428 pp., 6.125 x 9.25, 13 halftones, 2 maps, notes, bibl., index
Paperback ISBN: 978-1-4696-1797-8
Published: October 2014
eBook ISBN: 978-1-4696-1798-5
Published: October 2014
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Awards & distinctions
2015 Haiti Illumination Project Book Prize, Haitian Studies Association
On a broader level, Smith argues that the history of the Caribbean is bound up in the shared experiences of those who crossed the straits and borders between the islands just as much as in the actions of colonial powers. Whereas Caribbean historiography has generally treated linguistic areas separately and emphasized relationships with empires, Smith concludes that such approaches have obscured the equally important interactions among peoples of the Caribbean.
About the Author
Matthew J. Smith, senior lecturer in history at the University of West Indies at Mona, is author of Red and Black in Haiti: Radicalism, Conflict, and Political Change, 1934-1957.
For more information about Matthew J. Smith, visit the Author Page.
“Offer[s] a fresh transnational perspective on regional ruling classes and elites, hitherto largely ignored.”--American Historical Review
"Well-researched and beautifully written Liberty, Fraternity, Exile: Haiti and Jamaica after Emancipation, reveals the extent to which the Atlantic must also be interpreted from a regional perspective. . . . Reveals how imperial, national and linguistic boundaries faded as a trans-Caribbean community emerged and came to define the region.”--Journal of Latin American Studies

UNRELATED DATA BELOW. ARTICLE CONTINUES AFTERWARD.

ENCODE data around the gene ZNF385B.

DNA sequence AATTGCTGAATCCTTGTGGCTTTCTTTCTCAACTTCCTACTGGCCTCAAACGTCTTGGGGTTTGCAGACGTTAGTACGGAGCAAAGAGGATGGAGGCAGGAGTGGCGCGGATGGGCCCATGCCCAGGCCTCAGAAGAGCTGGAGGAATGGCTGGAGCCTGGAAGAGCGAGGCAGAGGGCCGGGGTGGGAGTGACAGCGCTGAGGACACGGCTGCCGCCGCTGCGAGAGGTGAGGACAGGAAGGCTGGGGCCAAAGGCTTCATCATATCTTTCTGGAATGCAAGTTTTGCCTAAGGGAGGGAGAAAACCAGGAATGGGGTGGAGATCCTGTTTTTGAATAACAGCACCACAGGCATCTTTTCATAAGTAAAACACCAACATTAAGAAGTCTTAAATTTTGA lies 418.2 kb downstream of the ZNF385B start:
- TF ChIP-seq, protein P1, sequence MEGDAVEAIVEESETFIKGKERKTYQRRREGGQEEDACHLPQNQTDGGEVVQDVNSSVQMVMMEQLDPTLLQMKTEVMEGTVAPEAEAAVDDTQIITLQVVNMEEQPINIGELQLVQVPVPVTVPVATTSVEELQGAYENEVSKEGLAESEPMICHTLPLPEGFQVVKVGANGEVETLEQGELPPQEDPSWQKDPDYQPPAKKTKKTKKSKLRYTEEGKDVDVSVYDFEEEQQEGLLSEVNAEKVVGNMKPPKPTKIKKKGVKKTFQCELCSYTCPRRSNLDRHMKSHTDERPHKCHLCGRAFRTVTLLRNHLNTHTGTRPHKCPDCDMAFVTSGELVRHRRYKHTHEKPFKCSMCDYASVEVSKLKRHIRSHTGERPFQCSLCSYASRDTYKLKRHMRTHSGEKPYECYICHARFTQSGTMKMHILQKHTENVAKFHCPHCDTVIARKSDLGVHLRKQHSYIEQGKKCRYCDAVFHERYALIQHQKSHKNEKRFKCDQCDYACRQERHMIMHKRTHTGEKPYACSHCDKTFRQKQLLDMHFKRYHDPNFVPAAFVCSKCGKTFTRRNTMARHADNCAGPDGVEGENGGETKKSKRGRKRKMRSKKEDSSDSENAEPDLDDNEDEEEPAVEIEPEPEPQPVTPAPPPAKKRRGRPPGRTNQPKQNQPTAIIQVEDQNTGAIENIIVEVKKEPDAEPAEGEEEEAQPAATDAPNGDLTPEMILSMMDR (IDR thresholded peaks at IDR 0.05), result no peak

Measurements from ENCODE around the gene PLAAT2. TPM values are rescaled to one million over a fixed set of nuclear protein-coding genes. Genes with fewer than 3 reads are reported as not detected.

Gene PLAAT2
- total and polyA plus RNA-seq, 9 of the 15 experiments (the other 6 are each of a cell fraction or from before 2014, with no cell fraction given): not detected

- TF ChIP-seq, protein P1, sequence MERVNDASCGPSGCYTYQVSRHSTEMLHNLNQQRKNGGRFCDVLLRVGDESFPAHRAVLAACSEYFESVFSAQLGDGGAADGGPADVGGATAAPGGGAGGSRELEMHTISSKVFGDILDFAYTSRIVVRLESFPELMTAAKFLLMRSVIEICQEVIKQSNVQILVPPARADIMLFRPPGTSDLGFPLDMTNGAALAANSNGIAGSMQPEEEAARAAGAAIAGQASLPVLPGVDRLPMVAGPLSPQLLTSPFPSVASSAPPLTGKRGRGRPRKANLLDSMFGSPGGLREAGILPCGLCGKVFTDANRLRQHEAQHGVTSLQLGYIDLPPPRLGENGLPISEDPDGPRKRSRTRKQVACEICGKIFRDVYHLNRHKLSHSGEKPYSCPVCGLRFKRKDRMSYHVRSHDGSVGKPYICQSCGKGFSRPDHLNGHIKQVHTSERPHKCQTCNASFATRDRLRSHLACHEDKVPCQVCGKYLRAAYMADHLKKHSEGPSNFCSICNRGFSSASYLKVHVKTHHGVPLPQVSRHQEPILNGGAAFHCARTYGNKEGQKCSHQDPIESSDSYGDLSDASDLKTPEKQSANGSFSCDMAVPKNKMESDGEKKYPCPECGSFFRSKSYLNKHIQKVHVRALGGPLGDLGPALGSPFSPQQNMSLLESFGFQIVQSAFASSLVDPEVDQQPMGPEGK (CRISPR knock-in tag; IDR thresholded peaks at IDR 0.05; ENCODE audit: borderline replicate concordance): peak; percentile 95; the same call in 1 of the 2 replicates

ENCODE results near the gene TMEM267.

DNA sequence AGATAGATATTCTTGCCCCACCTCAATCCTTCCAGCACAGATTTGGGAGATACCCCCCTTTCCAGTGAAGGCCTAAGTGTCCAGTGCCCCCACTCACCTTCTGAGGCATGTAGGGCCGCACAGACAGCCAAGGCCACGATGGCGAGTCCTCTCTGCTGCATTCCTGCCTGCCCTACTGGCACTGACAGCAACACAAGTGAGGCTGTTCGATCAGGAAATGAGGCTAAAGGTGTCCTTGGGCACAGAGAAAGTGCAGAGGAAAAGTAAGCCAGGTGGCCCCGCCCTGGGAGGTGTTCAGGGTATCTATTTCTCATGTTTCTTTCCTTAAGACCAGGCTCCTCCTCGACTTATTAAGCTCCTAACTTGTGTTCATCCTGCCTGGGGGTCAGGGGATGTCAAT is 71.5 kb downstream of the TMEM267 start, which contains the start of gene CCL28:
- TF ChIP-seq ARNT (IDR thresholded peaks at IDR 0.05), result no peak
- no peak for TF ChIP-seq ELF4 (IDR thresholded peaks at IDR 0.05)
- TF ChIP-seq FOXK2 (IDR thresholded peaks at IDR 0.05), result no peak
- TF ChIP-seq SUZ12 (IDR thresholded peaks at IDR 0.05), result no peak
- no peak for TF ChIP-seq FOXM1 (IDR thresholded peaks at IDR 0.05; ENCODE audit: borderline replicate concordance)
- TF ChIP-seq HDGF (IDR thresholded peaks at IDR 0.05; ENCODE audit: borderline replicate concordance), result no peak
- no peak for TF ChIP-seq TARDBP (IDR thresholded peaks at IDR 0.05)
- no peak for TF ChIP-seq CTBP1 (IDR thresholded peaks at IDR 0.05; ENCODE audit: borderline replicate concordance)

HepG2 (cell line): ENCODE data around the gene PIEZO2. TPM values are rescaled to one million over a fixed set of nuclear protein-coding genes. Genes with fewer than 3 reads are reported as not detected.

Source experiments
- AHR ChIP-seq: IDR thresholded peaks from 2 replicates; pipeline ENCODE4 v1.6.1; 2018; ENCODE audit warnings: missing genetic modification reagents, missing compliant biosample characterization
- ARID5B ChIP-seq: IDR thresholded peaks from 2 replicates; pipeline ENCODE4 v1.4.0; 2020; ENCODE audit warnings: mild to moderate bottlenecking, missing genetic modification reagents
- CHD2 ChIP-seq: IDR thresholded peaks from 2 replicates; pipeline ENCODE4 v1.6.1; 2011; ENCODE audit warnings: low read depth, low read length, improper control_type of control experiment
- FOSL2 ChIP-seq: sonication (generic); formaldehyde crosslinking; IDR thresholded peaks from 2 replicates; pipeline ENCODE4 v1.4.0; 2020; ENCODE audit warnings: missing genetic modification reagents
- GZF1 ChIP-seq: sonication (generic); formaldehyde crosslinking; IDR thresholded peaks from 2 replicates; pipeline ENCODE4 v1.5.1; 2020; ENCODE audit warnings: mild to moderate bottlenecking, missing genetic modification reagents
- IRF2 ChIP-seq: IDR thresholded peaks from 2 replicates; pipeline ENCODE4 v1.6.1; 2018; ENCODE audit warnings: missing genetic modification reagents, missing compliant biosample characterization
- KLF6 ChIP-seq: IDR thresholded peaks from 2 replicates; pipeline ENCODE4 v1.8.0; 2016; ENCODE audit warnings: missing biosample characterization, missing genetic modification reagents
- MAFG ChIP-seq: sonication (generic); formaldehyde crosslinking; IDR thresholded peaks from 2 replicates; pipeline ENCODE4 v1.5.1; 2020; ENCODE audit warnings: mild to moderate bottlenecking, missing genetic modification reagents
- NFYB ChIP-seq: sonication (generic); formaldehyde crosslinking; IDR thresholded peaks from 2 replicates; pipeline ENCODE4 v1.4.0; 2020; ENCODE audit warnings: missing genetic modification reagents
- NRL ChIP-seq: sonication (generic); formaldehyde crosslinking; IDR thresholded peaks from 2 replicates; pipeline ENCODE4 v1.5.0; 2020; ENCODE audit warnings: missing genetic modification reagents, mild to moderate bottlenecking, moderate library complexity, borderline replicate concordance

“A richly documented, meticulously researched, and well-written study which advances our understanding of Haiti and Jamaica in the Victorian era, and takes a refreshingly original approach to the region’s history.”--New West Indian Guide
"Matthew Smith's superb book is a model and argument for thinking and writing differently about Caribbean history through its insistence on the interpenetration and co-construction of different areas within the region. The very human stories of journeys and exiles are a lovely, and gripping, part of the study."--Laurent Dubois, Duke University
"A valuable contribution to the historiographies of Haiti, Jamaica, and the links between them, Liberty, Fraternity, Exile takes seriously the injunctions to historians that are routinely made but rarely followed: to be transnational in approach, to cross linguistic and imperial boundaries. Smith shows convincingly that relationships across the Caribbean Sea need to be taken at least as seriously as those across the Atlantic Ocean."--Diana Paton, Newcastle University
Multimedia & Links
Read: Interview with the author at thepublicarchive.com.